More than 60 Middle Tennessee State University students were recently initiated into Chapter 246 of the Honor Society of Phi Kappa Phi during a campus ceremony. Approximately 77 faculty and staff members were also recognized as influential by student initiates.
MTSU’s Phi Kappa Phi Chapter 246 was established in 1987. Only the top 7.5%-10% of students in each college are invited to become a member of this all-academic honor society. The organization awards more than one million in fellowships and grants each year.
When students are initiated into Phi Kappa Phi, they gain access to benefits and resources designed to serve their academic and professional needs. Established in 1897, it is the oldest and most prestigious honor society for all academic disciplines with chapters on campuses across the country. Since its founding, more than 1.5 million members have been initiated, including those at MTSU this fall.
One of those members is Chad Allen, a graduate student pursuing a degree in aviation safety and security. He completed his undergraduate degree at Embry Riddle University in 2005. In the aftermath of 9/11, he pivoted his career aspirations and became a police officer in Indiana. However, due to an injury in the line of duty, he was medically retired from the force.
While serving as a police officer, he would occasionally work security for the Indianapolis Colts, where he met Matt Overton, an NFL long snapper. After Allen was medically retired, Overton happened to be in Tennessee with the Titans. Allen said he offered for him to come down and work with his trainer to help with recovery and rehabilitation. Allen’s wife, Emily, who is a nurse, was able to transfer to Vanderbilt, and the couple moved to where he would once again ignite his passion for aviation.
Allen started the graduate program at MTSU in January 2023 and currently works in the government sector. He and Emily have a 4-month-old son. He is schedule to graduate in May 2024. When he first heard about Phi Kappa Phi, he talked to his wife about it.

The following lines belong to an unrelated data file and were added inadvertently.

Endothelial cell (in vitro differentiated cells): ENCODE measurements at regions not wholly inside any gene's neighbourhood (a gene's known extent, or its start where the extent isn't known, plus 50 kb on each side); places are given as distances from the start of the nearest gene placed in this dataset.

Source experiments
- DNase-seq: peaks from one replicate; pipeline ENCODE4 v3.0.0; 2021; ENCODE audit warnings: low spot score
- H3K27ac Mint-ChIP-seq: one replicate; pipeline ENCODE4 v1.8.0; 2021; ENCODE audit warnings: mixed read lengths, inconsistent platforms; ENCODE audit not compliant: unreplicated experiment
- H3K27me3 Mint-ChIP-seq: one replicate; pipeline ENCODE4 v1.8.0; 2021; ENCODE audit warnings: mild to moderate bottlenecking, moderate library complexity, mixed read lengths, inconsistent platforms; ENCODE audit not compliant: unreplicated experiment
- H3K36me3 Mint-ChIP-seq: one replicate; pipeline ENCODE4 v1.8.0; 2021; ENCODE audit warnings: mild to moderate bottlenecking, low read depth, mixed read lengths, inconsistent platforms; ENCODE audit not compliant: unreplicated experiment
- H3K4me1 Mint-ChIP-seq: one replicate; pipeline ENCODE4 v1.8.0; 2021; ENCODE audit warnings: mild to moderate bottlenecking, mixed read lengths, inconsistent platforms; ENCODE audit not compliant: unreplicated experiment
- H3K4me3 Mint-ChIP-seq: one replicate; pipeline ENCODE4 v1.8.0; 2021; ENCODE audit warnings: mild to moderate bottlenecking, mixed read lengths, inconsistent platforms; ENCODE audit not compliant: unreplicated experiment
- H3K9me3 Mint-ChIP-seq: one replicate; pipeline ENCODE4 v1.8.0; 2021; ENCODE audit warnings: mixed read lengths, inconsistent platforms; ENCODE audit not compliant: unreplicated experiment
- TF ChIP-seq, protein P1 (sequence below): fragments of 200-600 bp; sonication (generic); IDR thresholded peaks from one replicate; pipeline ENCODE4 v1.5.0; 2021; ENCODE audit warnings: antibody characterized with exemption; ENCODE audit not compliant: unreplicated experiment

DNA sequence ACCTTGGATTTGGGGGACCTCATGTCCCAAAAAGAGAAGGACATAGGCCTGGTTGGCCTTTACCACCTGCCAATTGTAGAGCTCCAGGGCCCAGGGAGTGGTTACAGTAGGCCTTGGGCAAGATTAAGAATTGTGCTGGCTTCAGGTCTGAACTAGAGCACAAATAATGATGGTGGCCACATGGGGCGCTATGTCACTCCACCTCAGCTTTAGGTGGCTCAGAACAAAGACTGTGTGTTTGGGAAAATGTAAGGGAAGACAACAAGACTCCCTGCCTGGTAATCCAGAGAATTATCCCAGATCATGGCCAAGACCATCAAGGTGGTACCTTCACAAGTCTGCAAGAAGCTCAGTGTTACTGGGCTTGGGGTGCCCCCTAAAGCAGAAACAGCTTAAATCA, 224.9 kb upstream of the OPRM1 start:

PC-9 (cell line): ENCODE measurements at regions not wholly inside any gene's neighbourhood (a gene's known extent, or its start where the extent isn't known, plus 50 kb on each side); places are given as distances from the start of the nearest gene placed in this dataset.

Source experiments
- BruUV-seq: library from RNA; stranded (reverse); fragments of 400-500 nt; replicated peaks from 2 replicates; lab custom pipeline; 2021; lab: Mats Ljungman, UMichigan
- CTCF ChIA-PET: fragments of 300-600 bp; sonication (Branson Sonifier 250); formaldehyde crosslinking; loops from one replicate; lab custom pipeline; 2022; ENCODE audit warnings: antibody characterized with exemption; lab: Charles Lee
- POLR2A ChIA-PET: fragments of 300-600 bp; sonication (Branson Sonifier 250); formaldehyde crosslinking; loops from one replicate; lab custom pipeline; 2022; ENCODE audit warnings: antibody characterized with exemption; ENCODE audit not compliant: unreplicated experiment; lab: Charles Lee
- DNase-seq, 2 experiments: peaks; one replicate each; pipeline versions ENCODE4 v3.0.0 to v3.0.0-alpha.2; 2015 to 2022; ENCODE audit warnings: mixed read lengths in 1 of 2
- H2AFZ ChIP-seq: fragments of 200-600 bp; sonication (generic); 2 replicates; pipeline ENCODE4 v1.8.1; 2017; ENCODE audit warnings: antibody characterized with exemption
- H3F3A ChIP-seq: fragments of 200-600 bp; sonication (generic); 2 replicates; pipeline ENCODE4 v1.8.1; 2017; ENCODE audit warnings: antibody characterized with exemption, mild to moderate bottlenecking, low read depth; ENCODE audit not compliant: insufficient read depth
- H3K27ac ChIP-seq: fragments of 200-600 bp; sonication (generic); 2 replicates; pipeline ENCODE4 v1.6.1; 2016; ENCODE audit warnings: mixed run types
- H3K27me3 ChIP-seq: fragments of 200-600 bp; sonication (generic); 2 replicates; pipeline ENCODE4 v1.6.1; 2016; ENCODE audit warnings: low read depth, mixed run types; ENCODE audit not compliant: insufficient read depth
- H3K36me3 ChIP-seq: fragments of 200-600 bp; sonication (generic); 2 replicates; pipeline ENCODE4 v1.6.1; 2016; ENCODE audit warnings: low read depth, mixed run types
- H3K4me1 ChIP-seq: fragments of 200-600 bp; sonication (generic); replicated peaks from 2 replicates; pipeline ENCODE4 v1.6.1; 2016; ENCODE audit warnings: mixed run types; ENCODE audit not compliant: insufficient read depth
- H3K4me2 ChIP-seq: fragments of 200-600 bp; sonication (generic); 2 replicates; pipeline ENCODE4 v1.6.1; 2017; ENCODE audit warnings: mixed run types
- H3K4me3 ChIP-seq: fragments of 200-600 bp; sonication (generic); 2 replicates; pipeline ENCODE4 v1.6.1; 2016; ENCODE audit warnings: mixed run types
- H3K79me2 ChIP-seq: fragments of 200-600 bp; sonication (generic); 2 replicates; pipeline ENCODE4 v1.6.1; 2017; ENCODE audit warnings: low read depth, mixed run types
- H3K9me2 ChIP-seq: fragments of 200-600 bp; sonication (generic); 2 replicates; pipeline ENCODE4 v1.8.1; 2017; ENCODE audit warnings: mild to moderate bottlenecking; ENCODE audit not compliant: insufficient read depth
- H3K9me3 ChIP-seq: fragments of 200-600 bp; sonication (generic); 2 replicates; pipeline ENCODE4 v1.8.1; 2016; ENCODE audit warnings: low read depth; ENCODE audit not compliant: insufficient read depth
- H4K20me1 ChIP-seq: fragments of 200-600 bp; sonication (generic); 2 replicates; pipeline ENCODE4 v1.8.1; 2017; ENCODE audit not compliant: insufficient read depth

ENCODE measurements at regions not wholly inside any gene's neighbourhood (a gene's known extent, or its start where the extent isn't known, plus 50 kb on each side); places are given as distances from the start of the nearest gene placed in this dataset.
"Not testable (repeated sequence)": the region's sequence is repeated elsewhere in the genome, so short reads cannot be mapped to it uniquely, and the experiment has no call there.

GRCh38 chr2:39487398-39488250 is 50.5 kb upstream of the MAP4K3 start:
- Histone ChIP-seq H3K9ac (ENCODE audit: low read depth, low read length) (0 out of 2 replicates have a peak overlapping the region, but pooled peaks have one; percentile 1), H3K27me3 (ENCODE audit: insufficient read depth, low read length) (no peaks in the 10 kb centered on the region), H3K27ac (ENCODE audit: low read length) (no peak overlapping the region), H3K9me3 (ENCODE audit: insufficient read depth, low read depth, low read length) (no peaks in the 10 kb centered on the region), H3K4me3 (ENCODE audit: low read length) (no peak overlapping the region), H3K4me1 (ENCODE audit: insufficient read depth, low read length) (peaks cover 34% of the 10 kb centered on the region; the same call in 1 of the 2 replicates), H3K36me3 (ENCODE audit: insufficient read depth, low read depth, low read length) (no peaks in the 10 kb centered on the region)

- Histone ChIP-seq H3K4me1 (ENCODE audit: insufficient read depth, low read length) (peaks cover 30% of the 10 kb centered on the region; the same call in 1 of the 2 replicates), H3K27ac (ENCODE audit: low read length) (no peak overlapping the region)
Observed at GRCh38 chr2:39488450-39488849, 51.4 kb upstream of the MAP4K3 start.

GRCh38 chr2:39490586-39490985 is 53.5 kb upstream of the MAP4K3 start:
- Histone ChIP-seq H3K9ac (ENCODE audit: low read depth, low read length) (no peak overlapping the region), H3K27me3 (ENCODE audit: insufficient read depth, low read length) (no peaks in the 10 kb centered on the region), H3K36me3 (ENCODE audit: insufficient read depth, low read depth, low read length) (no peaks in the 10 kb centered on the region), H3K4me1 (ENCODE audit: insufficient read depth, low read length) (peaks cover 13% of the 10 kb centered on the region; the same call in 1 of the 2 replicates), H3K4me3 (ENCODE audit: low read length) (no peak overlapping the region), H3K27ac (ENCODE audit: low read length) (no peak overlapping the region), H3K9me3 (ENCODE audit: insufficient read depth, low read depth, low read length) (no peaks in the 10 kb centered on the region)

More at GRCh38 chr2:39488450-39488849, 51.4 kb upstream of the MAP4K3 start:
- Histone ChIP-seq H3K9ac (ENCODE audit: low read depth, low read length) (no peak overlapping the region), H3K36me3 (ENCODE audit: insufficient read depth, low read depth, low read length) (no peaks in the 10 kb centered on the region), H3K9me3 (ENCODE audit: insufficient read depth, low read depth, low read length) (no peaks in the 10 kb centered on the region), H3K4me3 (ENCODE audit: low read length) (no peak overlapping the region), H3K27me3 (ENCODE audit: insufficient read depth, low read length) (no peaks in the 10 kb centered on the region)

“Emily’s aunt is a dean at another university. She really explained the importance and history of the organization to me early in the graduate program,” he recalled. “I took her advice and I joined. Being accepted really means a lot. I hope to network and help others navigating their career options, but I also want to show a bright future for my son.”
“It is incredible to see the work these students do,” explained David Foote, Chapter 246 of Phi Kappa Phi president and a management professor in the Jones College of Business. “I am amazed at how dedicated and productive they are and the extent to which they really love learning. That is what college is all about.”
Today, Phi Kappa Phi recognizes and promotes academic excellence in all fields of higher education and engages the community of scholars in service to others.
Rachel Booher, the Chapter 246 Student Council president and a senior Japanese major, shares both Allen and Foote’s love of learning. She said she also loves all the volunteer opportunities, such as Walk for Cancer and Relay for Life, but the most influential part of Phi Kappa Phi for her has been the journey to promote literacy.
“We helped create a learning library and secured a literacy grant, which helped bring books to a rehabilitation center,” she recalled. “I love that Phi Kappa Phi is helping people of all ages learn to love literacy.”
This love of learning reflected by all members of the honor society is indicative of the Phi Kappa Phi motto: “Let the love of learning rule humanity.” For more information about the MTSU chapter, contact Foote at David.Foote@mtsu.edu.
— Robin E. Lee (Robin.E.Lee@mtsu.edu)